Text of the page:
A plaque in the Museum of the Auschwitz-Birkenau death camp
In these days of frantic activism leading up to Holocaust Remembrance Day, two women--both of them Jewish--publicly expressed their unease, landing a moral blow to our proverbial stomachs.
Anna Foa wrote an editorial for Gariwo in which she expressed a deep worry about the higher and higher wall that a part of the Jewish world is erecting as a trench to defend the uniqueness of the extermination of Jews. There is a violent fright of trivialization that leads us to obsessively consider any other historical genocide as incomparable and thus, in the end, of lesser extent. This is a kind of isolation from the rest of the world, closure and retreat into the mourning of the victims that hurts only those who practice it. And it yields a paradoxical result as well: in denying the humanity in our surroundings, we betray once again the very humanity of the victims that had already been violated by the executioners.
Elena Loewenthal entitled her recent book, not by chance published right in these days, as “Io ebrea contro il Giorno della Memoria”, (I, as a Jew, am against Holocaust Remembrance Day) in which she asserts her desire to forget for the extreme suffering sparked by remembrance. An unease that is daily, unnerving, steady, exhausting and in the end becomes obsessive.
If the others, the non-Jews, then do their own bit and reawaken this suffering, in order to do their remembrance duty by gathering it in a specific day in which they rhyme "not to forget, not let it happen again", the outcome is that the Jewish condition is paradoxically penalized, to the point of becoming unbearable.
Elena remind us of our “guilt” as non-Jewish, of the fact that the memory of the Holocaust is the memory of the murder, that concerns its culprits, not its victims. Her furious assertion of a right to oblivion compels us to stop and consider a point of view which we would have never liked to ponder because it reminds us of our collective responsibilities.
The same deep suffering is felt in the words of a third Jewish woman, Liliana Segre’s daughter, who described the ordeal of the survivors’ children in the Corriere della Sera. They cannot even have the pleasure of taking a cake out of the oven. It is forbidden to them because of what the oven reminds of. Hers is a harrowing tale in reply to the disgraceful comparison set by Berlusconi between the persecuted Jews and his own children.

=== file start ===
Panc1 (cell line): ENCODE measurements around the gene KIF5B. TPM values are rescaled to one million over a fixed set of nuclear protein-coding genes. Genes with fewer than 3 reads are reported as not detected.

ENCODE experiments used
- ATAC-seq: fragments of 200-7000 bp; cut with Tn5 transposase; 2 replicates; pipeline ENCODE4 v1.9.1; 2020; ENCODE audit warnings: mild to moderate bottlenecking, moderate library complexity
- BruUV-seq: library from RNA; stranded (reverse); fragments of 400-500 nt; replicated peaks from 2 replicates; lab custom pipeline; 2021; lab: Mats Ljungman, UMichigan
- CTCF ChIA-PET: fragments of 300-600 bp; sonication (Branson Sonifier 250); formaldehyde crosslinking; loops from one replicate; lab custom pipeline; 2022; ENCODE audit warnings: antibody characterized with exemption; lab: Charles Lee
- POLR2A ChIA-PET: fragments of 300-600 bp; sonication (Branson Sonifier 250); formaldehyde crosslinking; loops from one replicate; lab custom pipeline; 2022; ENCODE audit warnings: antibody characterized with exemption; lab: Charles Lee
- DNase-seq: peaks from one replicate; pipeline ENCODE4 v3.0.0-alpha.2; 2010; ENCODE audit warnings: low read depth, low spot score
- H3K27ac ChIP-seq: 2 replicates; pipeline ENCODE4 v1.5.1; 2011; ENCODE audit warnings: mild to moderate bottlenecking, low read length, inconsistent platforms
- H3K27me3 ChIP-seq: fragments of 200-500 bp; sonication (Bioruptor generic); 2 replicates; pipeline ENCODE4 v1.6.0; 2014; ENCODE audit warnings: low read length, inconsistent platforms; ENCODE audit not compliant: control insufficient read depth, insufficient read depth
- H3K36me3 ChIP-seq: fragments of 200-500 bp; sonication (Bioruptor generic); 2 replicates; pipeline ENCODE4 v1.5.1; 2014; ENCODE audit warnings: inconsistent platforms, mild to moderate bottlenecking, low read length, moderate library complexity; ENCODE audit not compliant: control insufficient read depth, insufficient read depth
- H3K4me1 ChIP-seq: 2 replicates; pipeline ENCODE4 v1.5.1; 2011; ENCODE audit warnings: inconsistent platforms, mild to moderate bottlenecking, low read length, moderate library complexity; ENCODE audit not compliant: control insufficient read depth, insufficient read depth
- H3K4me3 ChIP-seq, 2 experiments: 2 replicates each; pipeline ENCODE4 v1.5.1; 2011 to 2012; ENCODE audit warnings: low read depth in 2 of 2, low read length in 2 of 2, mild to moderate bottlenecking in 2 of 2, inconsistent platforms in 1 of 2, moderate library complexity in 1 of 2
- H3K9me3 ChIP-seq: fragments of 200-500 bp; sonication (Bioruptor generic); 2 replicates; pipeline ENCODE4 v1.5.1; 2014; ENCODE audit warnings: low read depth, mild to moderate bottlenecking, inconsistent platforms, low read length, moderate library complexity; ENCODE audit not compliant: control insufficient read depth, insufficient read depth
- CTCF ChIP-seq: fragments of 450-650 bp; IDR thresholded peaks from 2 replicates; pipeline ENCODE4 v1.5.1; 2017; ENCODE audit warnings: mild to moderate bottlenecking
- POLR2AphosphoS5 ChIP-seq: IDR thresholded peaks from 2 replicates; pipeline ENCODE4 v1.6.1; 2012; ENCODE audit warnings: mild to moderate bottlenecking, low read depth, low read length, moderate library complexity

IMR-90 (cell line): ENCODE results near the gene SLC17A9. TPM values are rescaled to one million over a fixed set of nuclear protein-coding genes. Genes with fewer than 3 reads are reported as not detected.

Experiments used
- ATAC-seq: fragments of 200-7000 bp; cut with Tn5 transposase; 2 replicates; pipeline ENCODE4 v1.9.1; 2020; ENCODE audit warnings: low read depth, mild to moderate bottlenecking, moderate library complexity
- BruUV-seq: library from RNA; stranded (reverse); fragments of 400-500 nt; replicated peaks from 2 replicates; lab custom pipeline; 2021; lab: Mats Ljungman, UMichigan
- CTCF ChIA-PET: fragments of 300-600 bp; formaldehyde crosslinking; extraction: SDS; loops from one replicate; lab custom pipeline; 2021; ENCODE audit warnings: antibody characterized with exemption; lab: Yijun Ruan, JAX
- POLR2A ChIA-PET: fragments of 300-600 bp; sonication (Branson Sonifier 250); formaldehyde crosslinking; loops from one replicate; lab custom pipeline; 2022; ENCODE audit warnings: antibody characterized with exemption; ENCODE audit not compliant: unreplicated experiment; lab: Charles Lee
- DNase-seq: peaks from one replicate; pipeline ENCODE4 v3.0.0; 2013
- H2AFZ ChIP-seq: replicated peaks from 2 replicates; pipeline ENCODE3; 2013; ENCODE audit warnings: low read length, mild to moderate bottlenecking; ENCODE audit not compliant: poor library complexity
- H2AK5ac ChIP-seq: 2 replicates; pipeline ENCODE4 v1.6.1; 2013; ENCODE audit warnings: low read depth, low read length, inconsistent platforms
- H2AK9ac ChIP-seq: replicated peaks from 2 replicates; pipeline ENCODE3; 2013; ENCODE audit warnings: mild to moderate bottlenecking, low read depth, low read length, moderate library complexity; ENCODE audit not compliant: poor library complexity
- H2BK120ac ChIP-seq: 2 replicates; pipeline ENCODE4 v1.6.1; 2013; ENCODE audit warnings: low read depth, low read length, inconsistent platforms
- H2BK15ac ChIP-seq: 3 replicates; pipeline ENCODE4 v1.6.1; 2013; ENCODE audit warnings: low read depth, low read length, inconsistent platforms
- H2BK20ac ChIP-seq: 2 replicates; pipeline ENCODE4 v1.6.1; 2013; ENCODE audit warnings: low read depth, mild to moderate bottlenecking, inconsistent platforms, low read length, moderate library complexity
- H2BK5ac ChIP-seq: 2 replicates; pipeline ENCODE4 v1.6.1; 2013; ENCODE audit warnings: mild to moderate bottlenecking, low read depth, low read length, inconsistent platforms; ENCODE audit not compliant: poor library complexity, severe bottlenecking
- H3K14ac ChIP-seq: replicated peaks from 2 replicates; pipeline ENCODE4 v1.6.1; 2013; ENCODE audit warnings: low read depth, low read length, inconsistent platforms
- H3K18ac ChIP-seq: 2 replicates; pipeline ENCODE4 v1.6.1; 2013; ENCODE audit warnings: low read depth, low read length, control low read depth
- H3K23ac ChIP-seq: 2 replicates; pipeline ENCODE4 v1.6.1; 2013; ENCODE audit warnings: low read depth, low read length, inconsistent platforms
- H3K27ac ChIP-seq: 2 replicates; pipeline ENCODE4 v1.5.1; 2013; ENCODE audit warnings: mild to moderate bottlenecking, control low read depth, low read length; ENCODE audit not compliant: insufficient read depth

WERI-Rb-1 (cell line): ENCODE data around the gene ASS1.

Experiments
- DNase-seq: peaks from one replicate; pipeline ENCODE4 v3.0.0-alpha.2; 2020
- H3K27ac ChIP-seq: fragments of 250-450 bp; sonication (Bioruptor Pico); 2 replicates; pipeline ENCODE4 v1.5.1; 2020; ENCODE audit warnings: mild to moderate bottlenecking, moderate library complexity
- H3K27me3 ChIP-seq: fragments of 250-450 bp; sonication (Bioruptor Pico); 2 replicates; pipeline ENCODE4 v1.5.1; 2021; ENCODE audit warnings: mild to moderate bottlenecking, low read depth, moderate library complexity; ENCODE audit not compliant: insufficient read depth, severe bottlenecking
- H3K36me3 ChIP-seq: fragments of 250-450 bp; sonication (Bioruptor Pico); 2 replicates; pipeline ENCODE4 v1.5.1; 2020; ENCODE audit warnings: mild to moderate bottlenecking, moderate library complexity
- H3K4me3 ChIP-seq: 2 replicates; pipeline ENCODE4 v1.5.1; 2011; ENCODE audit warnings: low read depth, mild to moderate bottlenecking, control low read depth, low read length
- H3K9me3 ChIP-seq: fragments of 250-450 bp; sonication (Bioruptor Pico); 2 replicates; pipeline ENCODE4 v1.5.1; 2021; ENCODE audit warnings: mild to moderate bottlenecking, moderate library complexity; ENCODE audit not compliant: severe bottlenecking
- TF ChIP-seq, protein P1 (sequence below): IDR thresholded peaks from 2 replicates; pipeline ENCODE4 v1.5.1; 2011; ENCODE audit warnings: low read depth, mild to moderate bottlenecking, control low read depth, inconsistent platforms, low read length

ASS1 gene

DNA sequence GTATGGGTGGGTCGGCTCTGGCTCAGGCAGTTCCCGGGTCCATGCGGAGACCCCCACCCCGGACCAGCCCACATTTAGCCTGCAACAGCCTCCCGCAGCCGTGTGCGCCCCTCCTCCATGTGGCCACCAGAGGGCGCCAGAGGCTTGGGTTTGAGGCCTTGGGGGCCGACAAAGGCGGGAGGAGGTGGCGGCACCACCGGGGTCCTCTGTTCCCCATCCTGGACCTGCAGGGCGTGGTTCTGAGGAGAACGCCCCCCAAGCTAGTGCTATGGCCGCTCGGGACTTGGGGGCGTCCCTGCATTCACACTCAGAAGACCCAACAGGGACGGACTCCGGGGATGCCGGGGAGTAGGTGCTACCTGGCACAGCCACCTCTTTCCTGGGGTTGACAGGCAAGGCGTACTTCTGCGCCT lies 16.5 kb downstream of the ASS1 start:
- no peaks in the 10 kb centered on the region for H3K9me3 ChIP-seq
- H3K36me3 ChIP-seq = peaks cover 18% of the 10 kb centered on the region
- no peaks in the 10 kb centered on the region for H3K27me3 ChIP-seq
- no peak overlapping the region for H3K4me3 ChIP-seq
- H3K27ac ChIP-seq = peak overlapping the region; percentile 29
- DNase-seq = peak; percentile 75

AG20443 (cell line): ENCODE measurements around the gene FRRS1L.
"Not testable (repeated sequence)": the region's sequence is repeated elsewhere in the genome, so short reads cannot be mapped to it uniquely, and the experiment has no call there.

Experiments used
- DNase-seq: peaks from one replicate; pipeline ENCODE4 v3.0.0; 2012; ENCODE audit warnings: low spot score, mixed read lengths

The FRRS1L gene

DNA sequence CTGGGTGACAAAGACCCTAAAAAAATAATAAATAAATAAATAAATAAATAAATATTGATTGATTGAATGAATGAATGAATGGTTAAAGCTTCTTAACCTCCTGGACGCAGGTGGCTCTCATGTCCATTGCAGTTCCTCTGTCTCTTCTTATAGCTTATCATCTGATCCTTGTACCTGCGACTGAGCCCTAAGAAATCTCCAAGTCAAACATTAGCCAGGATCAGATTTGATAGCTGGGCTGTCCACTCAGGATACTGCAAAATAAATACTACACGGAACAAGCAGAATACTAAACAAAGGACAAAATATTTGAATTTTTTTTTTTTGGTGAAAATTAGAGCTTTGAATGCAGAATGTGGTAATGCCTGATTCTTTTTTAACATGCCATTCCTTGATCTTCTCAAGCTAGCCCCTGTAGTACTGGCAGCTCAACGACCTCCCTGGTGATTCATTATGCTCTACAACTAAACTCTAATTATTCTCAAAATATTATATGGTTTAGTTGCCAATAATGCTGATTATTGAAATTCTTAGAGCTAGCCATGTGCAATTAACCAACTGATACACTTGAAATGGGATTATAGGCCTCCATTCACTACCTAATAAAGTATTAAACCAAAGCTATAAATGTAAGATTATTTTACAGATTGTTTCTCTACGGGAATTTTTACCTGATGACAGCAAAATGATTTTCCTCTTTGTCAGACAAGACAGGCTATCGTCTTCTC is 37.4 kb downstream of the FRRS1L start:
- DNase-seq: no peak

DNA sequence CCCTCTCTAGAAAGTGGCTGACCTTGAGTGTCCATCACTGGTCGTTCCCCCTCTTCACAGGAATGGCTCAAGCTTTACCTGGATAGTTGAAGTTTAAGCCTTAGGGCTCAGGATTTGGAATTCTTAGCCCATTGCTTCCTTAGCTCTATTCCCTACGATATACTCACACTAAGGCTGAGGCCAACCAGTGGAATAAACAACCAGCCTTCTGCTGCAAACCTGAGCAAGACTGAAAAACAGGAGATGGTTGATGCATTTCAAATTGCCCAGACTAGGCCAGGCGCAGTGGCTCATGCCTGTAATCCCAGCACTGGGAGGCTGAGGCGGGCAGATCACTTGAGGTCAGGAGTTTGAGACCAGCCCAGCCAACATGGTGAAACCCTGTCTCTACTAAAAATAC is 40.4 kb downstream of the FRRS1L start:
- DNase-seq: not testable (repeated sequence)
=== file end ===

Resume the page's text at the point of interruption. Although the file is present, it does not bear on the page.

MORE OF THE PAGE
Being myself a woman, I remember another woman, my mother, who visited the Buchenwald camp with me when I was 11 years old. I remember little of what I have seen, as I was still unable to grasp the enormity of that tragedy. Yet I keep a neat and lasting memory, that pierced my identity, of the extreme suffering of my mother, her inability, for many months after that visit, to sleep without being woken up by nightmares. In particular I remember her ever-present horror at the lampshades made from human skin, the skin of the inmates, that were kept in the camp museum. I remember her nausea, her pity, her respect for the people who had undergone such a tragic persecution. It was her suffering to make me feel Jewish – despite the fact that I am not, and I new nothing about Judaism. I have never got this feeling out of my soul, it accompanied me for all my life, and in the end it also led me to be one of the co-founders of Gariwo, and devoting a lot of energy to this organization.
Too much suffering numbs our minds, and diminishes our capability of understanding. We need to reflect on the mechanisms by which human beings exterminate other human beings. We need to reflect to the antidotes to all this, if there are any. To understand if the human kind has some opportunity left in this world. This is why I deal with the Righteous, to remain able to judge clear-sightedly in the hope that not everything is lost.
And on this day of gloomy remembrance I wish young people to meet along the way women like my mother, teachers, friends able to to trasmit a sense of compassion that can turn suffering into its opposite: to fight prejudice, to work for Good, to strive to keep believing in humanity, despite all.
Analysis by Ulianova Radice, co-founder of Gariwo, the forest of the Righteous